National Review editorializes:
Senator Kirsten Gillibrand (D., N.Y.) has made a hallmark issue out of the problem of sexual assault and related misconduct in the U.S. military, and her bill to change the way that crimes are prosecuted throughout the armed forces has drawn support from key Republicans, first Senator Chuck Grassley and now Senators Rand Paul and Ted Cruz. Senator Gillibrand and her associates are doing a service by drawing attention to these detestable crimes, but the solution they have put forth is the wrong one.
The legislation in question involves a good deal more than sexual assault. Senator Gillibrand’s bill, the Military Justice Improvement Act, would identify 37 specifically military crimes, such as disobeying orders or absence without leave, that would remain under the jurisdiction of the offending soldier’s chain of command. Other serious crimes — those punishable by a year’s incarceration or more — would be referred to a new, independent system of military prosecutors. It would, in short, replicate the civilian criminal-justice system. The direct involvement of commanders is part of what makes a court-martial a court-martial, and it is a fundamental part of the U.S. military’s command structure. Upending that structure is a serious thing to contemplate, and it is not at all clear that crime in the U.S. military, lamentable though it is, justifies doing so.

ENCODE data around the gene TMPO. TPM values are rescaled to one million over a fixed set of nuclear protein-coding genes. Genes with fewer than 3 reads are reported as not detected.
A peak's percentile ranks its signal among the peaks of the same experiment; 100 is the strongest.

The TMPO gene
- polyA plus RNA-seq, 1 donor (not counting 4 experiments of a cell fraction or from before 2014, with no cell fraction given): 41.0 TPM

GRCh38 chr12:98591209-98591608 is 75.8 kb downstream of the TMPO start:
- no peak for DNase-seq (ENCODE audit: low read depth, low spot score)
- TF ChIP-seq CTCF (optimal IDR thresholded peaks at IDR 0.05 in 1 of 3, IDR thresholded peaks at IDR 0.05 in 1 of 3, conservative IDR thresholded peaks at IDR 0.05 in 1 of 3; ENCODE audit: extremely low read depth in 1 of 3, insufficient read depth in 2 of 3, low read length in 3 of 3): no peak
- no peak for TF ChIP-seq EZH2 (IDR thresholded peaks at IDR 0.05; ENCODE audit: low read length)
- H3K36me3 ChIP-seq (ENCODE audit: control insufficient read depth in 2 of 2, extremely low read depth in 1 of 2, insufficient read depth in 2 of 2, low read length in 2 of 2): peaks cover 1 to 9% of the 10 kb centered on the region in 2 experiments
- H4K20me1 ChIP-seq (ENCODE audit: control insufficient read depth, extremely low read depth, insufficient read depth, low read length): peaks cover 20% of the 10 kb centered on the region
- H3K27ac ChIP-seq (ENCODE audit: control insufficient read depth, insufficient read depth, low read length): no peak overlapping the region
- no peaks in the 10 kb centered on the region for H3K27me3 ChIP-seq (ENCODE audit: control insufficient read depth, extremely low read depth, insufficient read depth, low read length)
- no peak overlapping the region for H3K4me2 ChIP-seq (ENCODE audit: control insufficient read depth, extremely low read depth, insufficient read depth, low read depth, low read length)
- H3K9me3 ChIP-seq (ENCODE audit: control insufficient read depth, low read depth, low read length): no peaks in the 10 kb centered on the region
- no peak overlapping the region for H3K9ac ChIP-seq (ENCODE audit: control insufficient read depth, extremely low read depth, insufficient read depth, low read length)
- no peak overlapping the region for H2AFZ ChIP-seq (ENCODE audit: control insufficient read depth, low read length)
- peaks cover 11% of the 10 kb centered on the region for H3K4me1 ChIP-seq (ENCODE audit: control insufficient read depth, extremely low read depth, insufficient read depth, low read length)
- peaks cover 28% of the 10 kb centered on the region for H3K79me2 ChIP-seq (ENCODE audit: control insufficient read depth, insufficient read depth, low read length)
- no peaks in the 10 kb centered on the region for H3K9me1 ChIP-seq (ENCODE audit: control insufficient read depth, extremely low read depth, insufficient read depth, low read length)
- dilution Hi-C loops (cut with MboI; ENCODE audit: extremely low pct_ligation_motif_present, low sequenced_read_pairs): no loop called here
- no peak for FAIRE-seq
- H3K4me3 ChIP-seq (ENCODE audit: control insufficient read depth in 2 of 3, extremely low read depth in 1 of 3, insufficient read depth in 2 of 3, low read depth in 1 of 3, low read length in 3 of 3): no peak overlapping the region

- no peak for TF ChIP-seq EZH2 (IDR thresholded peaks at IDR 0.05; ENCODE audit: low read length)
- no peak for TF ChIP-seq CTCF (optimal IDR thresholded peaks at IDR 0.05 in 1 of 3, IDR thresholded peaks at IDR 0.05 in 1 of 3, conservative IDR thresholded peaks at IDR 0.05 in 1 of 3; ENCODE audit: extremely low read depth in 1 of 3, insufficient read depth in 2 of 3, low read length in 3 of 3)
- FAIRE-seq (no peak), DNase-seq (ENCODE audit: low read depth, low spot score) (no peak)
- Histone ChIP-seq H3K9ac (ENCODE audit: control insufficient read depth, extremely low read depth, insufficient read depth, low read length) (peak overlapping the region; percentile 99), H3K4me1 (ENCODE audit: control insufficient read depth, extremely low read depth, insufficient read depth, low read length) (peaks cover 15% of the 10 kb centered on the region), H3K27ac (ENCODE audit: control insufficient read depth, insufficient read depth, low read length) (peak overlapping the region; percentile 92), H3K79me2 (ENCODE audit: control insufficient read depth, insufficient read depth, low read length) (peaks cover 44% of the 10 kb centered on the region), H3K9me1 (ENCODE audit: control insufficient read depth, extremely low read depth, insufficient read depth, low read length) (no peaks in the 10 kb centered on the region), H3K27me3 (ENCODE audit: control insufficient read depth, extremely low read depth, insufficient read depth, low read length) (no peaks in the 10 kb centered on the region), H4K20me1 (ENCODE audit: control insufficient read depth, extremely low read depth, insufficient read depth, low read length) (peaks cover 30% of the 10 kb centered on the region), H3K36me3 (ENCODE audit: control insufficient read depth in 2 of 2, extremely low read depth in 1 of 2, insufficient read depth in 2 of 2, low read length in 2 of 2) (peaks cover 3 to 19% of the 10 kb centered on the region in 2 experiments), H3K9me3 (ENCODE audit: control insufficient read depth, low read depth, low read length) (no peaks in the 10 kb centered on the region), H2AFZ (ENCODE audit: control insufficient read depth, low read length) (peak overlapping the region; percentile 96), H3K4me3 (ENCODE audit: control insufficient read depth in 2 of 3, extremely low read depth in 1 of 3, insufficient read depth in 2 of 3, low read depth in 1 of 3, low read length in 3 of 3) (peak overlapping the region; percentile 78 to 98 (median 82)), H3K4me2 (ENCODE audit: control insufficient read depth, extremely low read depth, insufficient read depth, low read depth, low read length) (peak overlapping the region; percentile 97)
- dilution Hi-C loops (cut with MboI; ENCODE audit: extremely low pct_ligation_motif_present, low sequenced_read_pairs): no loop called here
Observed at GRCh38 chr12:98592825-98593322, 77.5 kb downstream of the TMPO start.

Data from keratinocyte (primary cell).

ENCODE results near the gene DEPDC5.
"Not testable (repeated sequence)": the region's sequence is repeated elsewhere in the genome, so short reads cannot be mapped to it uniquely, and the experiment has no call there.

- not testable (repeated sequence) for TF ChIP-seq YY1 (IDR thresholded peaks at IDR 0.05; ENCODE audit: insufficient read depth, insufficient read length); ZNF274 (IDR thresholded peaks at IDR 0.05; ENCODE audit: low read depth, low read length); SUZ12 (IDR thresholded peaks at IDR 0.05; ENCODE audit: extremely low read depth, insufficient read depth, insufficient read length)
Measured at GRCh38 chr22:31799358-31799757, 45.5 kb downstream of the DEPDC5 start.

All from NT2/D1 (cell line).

There is a great deal of irresponsible talk about an “epidemic” of sexual assault in the U.S. military, but it is far from clear that there is any such thing. A 2012 troop survey purported to show a 35 percent increase in unwanted sexual contact (USC) since the 2010 survey. (The military being the military, USC is an initialism with a life of its own, and it includes everything from a soldier getting handsy at happy hour to forcible rape, making it a metric of questionable value.) It is worth noting that the 2010 survey showed a 44 percent decrease from 2006. It is possible that USCs really did decline by 44 percent between the 2006 survey and the 2010 survey before spiking up 35 percent afterward; that would mean, among other things, that in these days of “epidemic” sexual misconduct, the rate of offense is lower than it was in 2006. A much more likely explanation is that these surveys, completion of which is not obligatory, suffer from selection bias. Perhaps more important, they also have a very low response rate, which introduces an element of randomness into the results. It is not clear whether such surveys tell us much of anything useful.
Whole thing here.